Soon after meeting, Diana and Fergie (b. 1959) became fast friends. The timid and reserved Diana was intoxicated by Fergie’s loud and breezy energy:

“The two girls would burn up the telephone wires trading gossip and irreverent royal tidbits they could share with no one else.” (1)

Since Diana’s 1981 wedding to Charles, she had been starved of fun. Diana thought about how lovely it would be to have Fergie as a mate in the Royal Family. In June of 1985, Diana decided to play royal matchmaker and make it happen. She wangled an invitation for Fergie to not only attend the Queen’s Ascot Week house party at Windsor Castle , but managed also to get the boisterous redhead seated next to the Queen’s second son, the 25-year-old Prince Andrew, a very eligible bachelor and second in line for the throne.

Sarah, the Duchess of York ("Fergie") and Diana, Princess of Wales, 1987

Within an hour of meeting Fergie, Andrew was “chatting her up” and “flirtatiously coaxing a merry-eyed Ms. Ferguson to eat every one of the chocolate profiteroles [cream puffs] on her plate.” (1) A year later, Fergie and Andrew were married at Westminster Abbey as the Duke and Duchess of York. Di had gotten her ally in the family.

This commemorative stamp was issued in Great Britain in 1986 to commemorate the Royal Wedding of Prince Andrew to Miss Sarah Ferguson. They became the Duke and Duchess of York.

 
Encouraged by Fergie’s wildness, Diana began to loosen up publicly. She became a bit of a royal daredevil. Memorably, in June 1987, she and Fergie were photographed at Royal Ascot poking Fergie’s old school friend Lulu in the behind with their umbrellas, called “brollies” in England.  (2) 

Sarah Ferguson, the Duchess of York (l), and Princess Diana (r) attend the Royal Ascot, June 1987.

The Ascot Umbrella Caper – dubbed “the Brolly Folly” – drew public scorn. Woodrow Wyatt recorded in his memoirs that his wife saw Diana at Ascot

fooling about in the most childish manner, pulling people’s hair and tweaking them.”

The Sun reported the incident, referring to Fergie and Diana caustically as “silly, simpering girls.” It was the first of many desperate attempts Diana and Fergie made to “unstiffen” royal protocol.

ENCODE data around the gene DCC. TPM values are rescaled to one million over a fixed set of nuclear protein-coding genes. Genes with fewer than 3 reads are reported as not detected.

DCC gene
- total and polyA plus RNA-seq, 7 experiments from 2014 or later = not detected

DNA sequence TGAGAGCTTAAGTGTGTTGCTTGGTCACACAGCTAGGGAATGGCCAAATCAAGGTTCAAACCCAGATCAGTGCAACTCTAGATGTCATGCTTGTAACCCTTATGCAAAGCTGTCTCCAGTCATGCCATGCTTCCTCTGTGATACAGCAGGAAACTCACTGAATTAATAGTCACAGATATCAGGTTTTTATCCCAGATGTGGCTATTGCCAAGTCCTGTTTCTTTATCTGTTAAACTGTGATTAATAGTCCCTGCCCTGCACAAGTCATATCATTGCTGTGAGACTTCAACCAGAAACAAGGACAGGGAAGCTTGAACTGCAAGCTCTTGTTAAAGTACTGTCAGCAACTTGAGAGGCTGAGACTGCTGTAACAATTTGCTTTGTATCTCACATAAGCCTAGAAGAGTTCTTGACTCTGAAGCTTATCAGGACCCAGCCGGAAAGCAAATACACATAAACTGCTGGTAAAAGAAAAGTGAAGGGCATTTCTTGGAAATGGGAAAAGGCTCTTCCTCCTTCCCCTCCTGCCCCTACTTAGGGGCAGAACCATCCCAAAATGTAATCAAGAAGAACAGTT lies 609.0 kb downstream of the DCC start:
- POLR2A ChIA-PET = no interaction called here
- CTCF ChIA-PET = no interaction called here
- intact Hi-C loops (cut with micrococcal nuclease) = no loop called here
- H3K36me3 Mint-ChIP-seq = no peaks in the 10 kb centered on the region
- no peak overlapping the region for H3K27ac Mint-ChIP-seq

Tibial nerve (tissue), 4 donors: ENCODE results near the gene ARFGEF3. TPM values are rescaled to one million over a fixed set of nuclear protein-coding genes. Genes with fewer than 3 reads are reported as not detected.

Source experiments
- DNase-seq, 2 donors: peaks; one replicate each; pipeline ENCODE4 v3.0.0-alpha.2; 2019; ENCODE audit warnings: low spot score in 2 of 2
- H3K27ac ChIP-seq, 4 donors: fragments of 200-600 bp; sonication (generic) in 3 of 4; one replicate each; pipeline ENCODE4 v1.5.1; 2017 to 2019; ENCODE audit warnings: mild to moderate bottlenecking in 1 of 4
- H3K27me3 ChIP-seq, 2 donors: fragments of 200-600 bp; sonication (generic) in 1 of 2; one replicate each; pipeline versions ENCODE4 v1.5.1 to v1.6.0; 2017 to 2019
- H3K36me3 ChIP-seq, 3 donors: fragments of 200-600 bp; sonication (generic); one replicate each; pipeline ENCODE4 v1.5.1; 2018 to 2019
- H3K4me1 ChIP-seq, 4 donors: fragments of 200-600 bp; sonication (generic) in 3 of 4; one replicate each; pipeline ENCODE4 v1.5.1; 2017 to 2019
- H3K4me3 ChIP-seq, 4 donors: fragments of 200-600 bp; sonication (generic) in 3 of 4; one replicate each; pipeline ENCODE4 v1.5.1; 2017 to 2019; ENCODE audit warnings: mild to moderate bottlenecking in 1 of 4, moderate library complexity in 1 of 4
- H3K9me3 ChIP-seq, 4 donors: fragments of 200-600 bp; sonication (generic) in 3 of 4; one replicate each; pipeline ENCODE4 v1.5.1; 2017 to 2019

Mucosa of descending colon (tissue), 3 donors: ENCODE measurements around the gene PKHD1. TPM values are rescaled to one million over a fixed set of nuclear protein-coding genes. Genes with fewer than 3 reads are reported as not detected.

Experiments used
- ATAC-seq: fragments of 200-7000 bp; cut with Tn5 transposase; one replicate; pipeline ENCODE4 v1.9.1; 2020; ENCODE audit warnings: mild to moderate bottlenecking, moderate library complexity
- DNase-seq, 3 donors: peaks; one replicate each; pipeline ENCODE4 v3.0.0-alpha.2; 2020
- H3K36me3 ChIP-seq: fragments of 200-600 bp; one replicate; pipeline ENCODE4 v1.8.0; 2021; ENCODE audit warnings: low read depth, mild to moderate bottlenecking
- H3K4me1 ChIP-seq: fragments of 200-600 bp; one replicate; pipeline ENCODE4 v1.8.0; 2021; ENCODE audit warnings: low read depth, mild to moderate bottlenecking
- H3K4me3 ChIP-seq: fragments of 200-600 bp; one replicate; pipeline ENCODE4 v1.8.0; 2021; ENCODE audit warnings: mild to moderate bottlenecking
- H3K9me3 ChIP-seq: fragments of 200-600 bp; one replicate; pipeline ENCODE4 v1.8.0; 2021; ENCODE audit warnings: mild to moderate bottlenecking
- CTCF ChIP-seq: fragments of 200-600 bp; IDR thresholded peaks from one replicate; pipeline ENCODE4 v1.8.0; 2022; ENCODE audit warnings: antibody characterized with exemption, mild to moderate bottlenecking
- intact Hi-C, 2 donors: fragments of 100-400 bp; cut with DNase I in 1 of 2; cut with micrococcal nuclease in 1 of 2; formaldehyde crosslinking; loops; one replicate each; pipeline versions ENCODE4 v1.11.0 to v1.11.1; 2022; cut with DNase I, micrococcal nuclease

Over time, the fallout from the bad press would affect Diana and Fergie differently. Diana would weather the public criticism better than Fergie. With Diana’s tragic death, charity work, and sad marriage, the public has been more forgiving of her wild days. The late Princess Diana is lovingly remembered today as the People’s Princess.

Fergie, however, at age 50, continues to court disaster with her impetuous ways and money woes. Matter of fact, with the latest bribery scandal and “Oprah” TV appearance, the Duchess of York is being referred to in the press as the Duchess of Disaster. 

 
 
 

An image made from video shows the Duchess of York apparently selling access to ex-husband Prince Andrew for 500,000 British pounds to an undercover reporter from the UK tabloid, "News of the World." (foxnews.com_May 24, 2010)

(1) Brown, Tina. The Diana Chronicles. New York: Doubleday, 2007.

(2) “Births, Deaths, & Marriages.” Thirty Years of Majesty. Vol. 31, No. 5.

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quoted from 

The Duchess of York’s Toe Scandal

Sarah Ferguson and Prince Andrew wave to the crowds following their 1986 wedding at Westminster Abbey, London.

“By 1992, the marriage between [British] Prince Andrew and Sarah Ferguson [Fergie] (the Duke and Duchess of York) was faltering. The Duchess was with various men including Texan multimillionaire Steve Wyatt, while her husband was away on royal duties. They agreed to separate in January 1992, but in August 1992, surreptitiously taken photographs of John Bryan, an American financial manager — apparently in the act of sucking on the toes of a topless Sarah in Southern France — were published in the British tabloid The Daily Mirror.

John Bryan sucks the toes of a topless Duchess of York, August, 1992, the Daily Mirror.

“The Duchess was at Balmoral [Scotland] with the rest of the Royal Family when the story broke. Prince Philip handed her a copy of the paper and quipped “there but for the grace of God go I.” (Notoriously picky Duke of Edinburgh liked Sarah as much as he detested Diana). The Queen was less amused; the Queen’s private secretary told the Duchess that she might feel better if she left immediately to London, effectively banishing her from the royal household. She would never be reinvited back to Balmoral until 2008. The only feeble defense both Fergie and John Bryan could muster up was that he hadn’t been sucking her toes, he was simply kissing the instep of her foot.”